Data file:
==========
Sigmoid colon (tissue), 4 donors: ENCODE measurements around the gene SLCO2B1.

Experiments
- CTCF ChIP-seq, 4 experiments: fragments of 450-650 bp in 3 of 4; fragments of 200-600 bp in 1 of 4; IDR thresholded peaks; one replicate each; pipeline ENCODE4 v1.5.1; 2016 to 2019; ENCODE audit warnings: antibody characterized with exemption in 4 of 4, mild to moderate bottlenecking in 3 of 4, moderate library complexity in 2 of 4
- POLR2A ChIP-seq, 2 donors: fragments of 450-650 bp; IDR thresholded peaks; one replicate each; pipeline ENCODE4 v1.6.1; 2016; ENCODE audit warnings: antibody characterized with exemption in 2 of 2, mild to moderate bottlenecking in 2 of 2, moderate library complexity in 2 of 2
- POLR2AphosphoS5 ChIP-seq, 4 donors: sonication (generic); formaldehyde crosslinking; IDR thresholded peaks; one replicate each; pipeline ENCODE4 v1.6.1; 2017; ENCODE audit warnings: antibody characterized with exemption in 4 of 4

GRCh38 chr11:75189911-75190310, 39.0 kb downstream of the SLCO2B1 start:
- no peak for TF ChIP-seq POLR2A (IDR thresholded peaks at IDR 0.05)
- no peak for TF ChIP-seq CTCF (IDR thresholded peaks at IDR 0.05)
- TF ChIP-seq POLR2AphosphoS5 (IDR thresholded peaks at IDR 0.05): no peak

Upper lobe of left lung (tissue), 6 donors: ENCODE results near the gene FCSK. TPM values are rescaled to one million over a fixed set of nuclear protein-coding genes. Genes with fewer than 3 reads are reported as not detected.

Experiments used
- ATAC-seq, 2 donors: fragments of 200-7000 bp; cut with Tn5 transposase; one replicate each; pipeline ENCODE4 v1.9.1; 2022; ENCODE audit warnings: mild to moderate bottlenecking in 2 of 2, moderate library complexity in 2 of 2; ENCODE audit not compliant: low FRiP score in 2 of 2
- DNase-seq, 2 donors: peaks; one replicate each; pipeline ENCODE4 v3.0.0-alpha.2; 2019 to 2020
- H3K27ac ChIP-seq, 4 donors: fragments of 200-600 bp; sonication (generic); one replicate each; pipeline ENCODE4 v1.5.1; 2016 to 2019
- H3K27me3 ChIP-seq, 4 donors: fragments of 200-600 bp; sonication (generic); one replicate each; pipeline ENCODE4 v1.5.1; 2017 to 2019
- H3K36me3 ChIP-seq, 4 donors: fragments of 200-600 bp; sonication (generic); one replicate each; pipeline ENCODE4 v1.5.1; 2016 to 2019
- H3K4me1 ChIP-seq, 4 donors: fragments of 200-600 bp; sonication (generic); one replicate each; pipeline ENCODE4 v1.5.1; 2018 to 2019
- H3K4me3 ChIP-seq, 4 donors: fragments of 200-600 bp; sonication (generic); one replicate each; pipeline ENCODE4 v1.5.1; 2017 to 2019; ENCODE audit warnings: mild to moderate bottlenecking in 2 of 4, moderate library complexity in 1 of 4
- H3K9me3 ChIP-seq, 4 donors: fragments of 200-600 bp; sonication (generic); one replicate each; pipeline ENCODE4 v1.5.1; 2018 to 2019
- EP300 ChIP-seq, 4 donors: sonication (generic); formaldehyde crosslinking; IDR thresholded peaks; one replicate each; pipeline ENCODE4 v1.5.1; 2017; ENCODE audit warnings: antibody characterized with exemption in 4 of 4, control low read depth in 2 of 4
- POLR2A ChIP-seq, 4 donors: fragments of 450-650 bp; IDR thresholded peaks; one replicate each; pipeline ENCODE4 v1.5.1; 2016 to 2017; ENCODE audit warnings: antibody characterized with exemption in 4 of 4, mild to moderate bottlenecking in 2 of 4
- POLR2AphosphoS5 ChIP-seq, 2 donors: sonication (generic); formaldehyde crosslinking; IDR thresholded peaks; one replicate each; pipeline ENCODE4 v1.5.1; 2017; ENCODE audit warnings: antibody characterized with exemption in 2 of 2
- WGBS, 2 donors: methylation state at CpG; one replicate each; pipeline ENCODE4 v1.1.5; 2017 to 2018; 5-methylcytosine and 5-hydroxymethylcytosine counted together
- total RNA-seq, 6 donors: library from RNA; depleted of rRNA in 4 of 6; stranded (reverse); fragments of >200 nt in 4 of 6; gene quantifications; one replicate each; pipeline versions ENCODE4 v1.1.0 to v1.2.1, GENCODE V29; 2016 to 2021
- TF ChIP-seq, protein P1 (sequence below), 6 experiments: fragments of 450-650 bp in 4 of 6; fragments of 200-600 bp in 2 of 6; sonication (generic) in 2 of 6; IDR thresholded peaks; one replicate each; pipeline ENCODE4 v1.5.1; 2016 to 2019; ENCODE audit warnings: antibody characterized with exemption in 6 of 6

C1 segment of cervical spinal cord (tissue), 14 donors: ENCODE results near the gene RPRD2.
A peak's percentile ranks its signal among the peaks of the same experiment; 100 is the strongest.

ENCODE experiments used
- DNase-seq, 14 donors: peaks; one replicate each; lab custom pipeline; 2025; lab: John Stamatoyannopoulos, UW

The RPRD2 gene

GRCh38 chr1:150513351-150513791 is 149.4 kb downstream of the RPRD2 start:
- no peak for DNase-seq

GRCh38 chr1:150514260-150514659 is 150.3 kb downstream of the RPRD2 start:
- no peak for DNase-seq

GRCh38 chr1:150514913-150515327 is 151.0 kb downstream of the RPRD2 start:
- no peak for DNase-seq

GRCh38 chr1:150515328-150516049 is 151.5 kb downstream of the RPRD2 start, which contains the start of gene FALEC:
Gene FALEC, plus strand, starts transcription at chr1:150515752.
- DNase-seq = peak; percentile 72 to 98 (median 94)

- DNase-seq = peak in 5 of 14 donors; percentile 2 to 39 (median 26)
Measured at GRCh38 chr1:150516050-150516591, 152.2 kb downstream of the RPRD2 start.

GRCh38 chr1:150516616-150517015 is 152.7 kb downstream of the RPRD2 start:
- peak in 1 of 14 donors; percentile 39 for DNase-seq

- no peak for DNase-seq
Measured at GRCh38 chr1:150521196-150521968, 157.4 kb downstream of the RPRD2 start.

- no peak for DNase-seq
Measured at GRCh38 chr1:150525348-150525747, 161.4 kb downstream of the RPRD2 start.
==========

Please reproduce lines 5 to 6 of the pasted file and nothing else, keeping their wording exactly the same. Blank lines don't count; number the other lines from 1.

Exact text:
- POLR2AphosphoS5 ChIP-seq, 4 donors: sonication (generic); formaldehyde crosslinking; IDR thresholded peaks; one replicate each; pipeline ENCODE4 v1.6.1; 2017; ENCODE audit warnings: antibody characterized with exemption in 4 of 4

GRCh38 chr11:75189911-75190310, 39.0 kb downstream of the SLCO2B1 start: